Let this be said at the outset: I have no use for pitcher win-loss records. The win-loss is a (preeminent) team stat; game outcomes are dependent on much, much more than “merely” the performance of the starting pitcher, and assigning a win or a loss to an individual player has always seemed, to be frank, terrifically silly to me. So it's a good thing that Cy Young voters have begun to drift away from giving pitcher win totals primacy in the balloting process. That's made clear by the Cy Young victories of Felix Hernandez in 2010 (13-12) and, to a somewhat lesser extent, Zack Greinke and Tim Lincecum in 2009.
Progress, though, isn't linear, and the 2013 AL Cy Young vote is evidence of that. This isn't to say that Max Scherzer is undeserving -- I think it's right that he won. However, the margin by which he prevailed -- 28 of 30 first-place votes -- suggests that his shimmering 21-3 record was an important factor. After all, consider how Scherzer compares to his fellow finalists -- Yu Darvish of the Rangers and Hisashi Iwakuma of the Mariners -- in other, more illuminating measures …
|2013 AL Cy Young finalists|
|Stats courtesy of Baseball-Reference and FanGraphs|
(Note: For a more thorough explanation of each stat click on each acronym in the table above.)
Other than Scherzer's 21-3 record, is there any way to to plainly distinguish among these three pitchers in terms of breadth of excellence? Not especially, if we're being honest. It bears repeating that I support Scherzer's winning the award, but, again, it's the margin of his victory that I find puzzling.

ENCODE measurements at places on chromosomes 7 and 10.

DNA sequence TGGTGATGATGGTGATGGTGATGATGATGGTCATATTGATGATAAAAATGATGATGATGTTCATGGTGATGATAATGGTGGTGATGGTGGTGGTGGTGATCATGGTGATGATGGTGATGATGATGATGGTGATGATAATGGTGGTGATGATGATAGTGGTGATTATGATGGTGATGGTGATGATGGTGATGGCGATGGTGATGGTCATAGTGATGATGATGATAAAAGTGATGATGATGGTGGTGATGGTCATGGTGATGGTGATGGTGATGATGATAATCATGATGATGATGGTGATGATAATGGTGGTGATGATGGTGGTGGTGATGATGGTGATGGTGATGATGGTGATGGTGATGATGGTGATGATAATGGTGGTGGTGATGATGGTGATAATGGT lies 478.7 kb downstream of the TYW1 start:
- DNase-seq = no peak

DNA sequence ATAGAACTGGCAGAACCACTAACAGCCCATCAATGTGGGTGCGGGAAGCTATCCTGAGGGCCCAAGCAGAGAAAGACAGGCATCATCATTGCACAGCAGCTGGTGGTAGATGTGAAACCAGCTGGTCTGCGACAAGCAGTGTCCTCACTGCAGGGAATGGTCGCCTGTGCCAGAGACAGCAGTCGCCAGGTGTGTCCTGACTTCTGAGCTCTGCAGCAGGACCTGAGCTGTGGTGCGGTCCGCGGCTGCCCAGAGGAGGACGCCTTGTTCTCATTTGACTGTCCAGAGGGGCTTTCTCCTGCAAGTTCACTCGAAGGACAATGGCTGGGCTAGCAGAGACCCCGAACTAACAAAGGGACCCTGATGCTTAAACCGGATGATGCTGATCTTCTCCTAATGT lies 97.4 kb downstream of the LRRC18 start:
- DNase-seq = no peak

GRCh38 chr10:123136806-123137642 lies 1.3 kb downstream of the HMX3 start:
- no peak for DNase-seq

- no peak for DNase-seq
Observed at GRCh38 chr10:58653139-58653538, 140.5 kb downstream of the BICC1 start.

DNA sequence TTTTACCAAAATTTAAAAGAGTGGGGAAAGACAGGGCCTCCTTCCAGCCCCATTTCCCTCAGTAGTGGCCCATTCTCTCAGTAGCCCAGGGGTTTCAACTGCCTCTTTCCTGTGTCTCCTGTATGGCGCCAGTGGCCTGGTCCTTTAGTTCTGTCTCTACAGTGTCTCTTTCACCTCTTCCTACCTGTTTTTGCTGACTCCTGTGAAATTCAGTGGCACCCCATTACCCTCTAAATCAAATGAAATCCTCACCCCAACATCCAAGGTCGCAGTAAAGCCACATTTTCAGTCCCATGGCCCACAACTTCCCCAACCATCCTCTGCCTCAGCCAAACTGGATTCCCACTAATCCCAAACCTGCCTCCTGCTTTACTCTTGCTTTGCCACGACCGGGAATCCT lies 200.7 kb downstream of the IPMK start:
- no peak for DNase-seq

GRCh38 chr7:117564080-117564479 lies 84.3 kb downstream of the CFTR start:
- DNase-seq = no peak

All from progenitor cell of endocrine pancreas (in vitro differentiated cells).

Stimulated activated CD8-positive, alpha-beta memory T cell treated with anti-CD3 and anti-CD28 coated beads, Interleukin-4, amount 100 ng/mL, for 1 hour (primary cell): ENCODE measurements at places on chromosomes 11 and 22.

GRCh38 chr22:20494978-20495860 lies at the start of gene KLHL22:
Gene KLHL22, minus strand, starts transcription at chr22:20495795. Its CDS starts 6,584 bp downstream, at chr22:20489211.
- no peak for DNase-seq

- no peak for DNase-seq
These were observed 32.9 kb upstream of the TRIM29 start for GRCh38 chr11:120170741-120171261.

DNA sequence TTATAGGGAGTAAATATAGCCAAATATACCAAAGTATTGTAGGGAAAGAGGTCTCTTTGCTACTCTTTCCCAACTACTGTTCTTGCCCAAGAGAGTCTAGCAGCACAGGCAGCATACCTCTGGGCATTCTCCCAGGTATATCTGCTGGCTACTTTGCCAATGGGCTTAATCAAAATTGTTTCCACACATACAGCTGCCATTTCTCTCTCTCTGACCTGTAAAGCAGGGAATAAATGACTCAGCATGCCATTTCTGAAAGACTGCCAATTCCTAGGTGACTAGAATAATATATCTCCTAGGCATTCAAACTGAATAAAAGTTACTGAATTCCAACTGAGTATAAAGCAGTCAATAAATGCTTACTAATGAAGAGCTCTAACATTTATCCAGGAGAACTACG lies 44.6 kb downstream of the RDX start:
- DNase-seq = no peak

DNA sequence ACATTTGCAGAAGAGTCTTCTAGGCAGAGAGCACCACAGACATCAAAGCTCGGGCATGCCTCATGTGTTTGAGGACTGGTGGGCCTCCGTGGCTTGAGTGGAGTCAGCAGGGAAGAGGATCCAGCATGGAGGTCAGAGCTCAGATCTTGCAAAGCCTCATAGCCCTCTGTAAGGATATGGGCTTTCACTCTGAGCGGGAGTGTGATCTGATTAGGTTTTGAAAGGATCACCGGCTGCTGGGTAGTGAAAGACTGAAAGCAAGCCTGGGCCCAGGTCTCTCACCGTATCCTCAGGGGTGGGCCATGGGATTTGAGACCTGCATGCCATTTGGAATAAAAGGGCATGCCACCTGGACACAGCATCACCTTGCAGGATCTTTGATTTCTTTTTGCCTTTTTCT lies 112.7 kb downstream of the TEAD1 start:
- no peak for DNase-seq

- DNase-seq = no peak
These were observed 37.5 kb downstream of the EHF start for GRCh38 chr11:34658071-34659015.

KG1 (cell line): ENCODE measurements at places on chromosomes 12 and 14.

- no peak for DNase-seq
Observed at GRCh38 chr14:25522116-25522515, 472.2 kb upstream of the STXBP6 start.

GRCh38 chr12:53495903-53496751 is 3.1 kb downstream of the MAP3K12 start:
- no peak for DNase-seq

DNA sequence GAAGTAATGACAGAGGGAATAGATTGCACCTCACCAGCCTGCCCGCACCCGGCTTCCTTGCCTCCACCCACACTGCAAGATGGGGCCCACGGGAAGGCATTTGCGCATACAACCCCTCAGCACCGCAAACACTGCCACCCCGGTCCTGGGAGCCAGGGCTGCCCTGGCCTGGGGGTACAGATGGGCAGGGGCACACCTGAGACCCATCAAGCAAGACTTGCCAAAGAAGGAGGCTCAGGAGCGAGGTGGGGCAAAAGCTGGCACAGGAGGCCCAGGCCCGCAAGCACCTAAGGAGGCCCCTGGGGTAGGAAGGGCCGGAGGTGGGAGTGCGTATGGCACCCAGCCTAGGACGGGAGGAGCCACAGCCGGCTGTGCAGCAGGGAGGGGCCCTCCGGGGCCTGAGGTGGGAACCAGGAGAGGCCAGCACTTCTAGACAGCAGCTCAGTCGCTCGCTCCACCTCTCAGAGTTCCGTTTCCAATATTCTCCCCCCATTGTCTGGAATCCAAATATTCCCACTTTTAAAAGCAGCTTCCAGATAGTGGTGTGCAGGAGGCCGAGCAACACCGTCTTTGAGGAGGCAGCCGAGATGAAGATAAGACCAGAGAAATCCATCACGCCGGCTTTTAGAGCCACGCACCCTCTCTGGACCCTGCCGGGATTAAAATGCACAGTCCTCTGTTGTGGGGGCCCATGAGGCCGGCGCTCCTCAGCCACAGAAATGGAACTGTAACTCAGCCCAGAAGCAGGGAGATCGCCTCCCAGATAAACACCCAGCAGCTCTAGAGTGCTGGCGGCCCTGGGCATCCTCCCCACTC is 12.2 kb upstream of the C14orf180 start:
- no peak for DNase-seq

That's not especially important as the handing out of hardware goes, but it does, as noted above, imply that Scherzer's substantial advantage in wins over Darvish (13) and Iwakuma (14) is the driver here. Maybe it's a mere tiebreaker for some BBWAA members, but that means win-loss records still have some import within the voting body.
Here's another piece of evidence to that end: Chris Sale of the White Sox. Sale, of course, wasn't a Cy Young finalist (he wound up finishing fifth), and that simply must come down to the fact that he went 11-14 while toiling for a 99-loss team and being hamstrung by a measly 3.2 runs of support per 27 outs. In other words, Chris Sale's 11-14 record has very little to do with Chris Sale.
To put a finer point on it, let's look at a smaller table devoted just to Sale and using those same measures seen above ...
|One particular 2013 AL Cy Young non-finalist|
Same innings total, park-adjusted ERA a little worse than Scherzer's and didn't miss bats as often. However, Sale boasts a better BB% and a narrowly higher WAR, and he did a much better jobs of keeping the ball on the ground. The real case for Sale, though, may be this: In terms of quality of opposing lineups, as measured by runs-per-game, Sale faced the fifth-toughest slate among AL qualifiers (4.49 R/G), while Scherzer checks in at 27th out of 35 overall. In other words, Sale's very similar numbers were forged against measurably tougher competition (Scherzer's never facing his own powerful Tigers and Sale's never facing his own punchless White Sox has a little something to do with that).
You can mount a case for Scherzer above all without leaning at all on his win-loss, but the voting patterns say that's not what happened. Look at how Scherzer dominated the balloting despite not being that much better than the other finalists, and then look at how Sale was given short shrift in the process. The only takeaway is that wins still matter to an extent in the Cy Young process, even if they shouldn't.